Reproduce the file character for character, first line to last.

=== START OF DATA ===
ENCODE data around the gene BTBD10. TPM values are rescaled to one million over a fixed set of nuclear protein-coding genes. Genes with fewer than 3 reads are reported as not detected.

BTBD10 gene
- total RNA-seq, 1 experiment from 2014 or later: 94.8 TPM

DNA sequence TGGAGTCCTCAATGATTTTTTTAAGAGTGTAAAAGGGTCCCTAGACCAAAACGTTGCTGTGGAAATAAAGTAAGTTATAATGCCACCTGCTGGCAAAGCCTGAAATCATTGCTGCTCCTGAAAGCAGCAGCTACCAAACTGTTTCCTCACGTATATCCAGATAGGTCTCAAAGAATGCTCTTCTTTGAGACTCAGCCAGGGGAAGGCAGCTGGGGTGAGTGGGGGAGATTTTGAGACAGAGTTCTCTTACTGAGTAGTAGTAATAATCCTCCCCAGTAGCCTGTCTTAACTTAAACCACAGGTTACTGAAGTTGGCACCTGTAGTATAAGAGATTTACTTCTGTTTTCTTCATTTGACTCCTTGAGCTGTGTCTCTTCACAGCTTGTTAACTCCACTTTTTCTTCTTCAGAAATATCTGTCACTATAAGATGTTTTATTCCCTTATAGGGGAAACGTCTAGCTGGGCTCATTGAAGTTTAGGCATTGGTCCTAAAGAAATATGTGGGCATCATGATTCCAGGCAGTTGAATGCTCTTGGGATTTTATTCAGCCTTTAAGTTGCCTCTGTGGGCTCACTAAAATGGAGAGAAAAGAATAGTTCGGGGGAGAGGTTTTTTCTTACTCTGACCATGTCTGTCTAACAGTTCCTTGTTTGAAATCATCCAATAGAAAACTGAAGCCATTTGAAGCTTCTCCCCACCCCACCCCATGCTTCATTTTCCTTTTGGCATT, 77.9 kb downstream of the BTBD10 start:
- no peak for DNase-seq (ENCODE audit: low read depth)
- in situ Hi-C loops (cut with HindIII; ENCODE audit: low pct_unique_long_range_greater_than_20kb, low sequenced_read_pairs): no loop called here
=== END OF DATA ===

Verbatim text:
ENCODE data around the gene BTBD10. TPM values are rescaled to one million over a fixed set of nuclear protein-coding genes. Genes with fewer than 3 reads are reported as not detected.

BTBD10 gene
- total RNA-seq, 1 experiment from 2014 or later: 94.8 TPM

DNA sequence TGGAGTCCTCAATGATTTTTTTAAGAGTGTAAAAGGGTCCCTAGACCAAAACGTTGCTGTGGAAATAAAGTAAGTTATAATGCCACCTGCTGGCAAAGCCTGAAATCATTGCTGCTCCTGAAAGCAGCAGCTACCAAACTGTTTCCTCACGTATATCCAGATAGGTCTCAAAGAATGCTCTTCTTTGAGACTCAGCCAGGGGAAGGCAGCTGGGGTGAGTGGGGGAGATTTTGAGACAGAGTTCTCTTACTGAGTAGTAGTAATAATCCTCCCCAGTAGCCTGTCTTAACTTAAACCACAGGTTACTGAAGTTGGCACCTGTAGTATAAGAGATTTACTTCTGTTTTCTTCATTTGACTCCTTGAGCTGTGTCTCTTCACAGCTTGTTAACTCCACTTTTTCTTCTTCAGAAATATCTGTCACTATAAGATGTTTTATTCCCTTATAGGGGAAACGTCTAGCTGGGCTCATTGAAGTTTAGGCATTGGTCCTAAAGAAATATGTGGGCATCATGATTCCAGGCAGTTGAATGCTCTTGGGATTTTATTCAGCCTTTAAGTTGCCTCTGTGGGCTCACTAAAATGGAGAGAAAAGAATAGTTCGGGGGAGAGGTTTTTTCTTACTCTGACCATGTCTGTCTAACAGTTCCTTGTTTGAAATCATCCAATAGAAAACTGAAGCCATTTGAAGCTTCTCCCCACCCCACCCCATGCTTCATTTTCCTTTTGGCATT, 77.9 kb downstream of the BTBD10 start:
- no peak for DNase-seq (ENCODE audit: low read depth)
- in situ Hi-C loops (cut with HindIII; ENCODE audit: low pct_unique_long_range_greater_than_20kb, low sequenced_read_pairs): no loop called here